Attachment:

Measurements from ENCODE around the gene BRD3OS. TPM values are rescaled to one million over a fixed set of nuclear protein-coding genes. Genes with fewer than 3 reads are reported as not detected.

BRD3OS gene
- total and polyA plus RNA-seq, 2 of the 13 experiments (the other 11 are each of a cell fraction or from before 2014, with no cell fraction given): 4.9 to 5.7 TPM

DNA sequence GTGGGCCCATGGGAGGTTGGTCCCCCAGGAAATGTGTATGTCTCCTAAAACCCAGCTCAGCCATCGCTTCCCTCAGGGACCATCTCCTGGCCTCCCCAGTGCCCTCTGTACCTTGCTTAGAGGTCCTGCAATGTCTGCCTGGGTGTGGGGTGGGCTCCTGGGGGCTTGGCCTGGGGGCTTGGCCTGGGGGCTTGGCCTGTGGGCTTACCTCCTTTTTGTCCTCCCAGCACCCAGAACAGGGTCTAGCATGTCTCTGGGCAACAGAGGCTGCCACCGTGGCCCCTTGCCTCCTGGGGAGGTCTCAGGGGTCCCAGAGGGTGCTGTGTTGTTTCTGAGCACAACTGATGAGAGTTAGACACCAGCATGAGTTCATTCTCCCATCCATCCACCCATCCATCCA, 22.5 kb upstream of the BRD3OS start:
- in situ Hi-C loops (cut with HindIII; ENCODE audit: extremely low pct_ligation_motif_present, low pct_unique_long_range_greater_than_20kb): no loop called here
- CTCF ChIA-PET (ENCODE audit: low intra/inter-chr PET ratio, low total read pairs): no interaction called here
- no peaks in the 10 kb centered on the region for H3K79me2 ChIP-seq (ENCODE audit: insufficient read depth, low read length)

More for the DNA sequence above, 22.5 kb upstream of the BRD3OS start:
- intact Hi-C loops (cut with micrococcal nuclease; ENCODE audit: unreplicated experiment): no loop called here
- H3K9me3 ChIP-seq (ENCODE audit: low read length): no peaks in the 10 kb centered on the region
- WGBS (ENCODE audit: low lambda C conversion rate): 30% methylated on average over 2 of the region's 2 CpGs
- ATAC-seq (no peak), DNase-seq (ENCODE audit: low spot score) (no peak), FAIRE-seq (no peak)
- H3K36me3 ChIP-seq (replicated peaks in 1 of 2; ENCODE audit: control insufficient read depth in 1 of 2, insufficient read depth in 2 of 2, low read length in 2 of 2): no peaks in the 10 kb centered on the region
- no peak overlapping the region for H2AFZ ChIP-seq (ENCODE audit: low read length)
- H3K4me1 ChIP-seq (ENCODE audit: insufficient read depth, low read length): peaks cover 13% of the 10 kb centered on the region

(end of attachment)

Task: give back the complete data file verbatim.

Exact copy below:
Measurements from ENCODE around the gene BRD3OS. TPM values are rescaled to one million over a fixed set of nuclear protein-coding genes. Genes with fewer than 3 reads are reported as not detected.

BRD3OS gene
- total and polyA plus RNA-seq, 2 of the 13 experiments (the other 11 are each of a cell fraction or from before 2014, with no cell fraction given): 4.9 to 5.7 TPM

DNA sequence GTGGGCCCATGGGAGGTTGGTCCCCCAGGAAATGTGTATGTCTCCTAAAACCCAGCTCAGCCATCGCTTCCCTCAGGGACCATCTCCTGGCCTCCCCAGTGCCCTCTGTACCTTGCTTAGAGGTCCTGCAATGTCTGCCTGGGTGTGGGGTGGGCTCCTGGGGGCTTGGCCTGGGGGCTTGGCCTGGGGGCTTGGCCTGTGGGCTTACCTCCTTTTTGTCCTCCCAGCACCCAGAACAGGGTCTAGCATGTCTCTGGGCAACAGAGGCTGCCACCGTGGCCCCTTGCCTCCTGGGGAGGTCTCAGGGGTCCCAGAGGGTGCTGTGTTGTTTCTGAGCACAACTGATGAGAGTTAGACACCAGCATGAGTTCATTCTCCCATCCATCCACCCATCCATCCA, 22.5 kb upstream of the BRD3OS start:
- in situ Hi-C loops (cut with HindIII; ENCODE audit: extremely low pct_ligation_motif_present, low pct_unique_long_range_greater_than_20kb): no loop called here
- CTCF ChIA-PET (ENCODE audit: low intra/inter-chr PET ratio, low total read pairs): no interaction called here
- no peaks in the 10 kb centered on the region for H3K79me2 ChIP-seq (ENCODE audit: insufficient read depth, low read length)

More for the DNA sequence above, 22.5 kb upstream of the BRD3OS start:
- intact Hi-C loops (cut with micrococcal nuclease; ENCODE audit: unreplicated experiment): no loop called here
- H3K9me3 ChIP-seq (ENCODE audit: low read length): no peaks in the 10 kb centered on the region
- WGBS (ENCODE audit: low lambda C conversion rate): 30% methylated on average over 2 of the region's 2 CpGs
- ATAC-seq (no peak), DNase-seq (ENCODE audit: low spot score) (no peak), FAIRE-seq (no peak)
- H3K36me3 ChIP-seq (replicated peaks in 1 of 2; ENCODE audit: control insufficient read depth in 1 of 2, insufficient read depth in 2 of 2, low read length in 2 of 2): no peaks in the 10 kb centered on the region
- no peak overlapping the region for H2AFZ ChIP-seq (ENCODE audit: low read length)
- H3K4me1 ChIP-seq (ENCODE audit: insufficient read depth, low read length): peaks cover 13% of the 10 kb centered on the region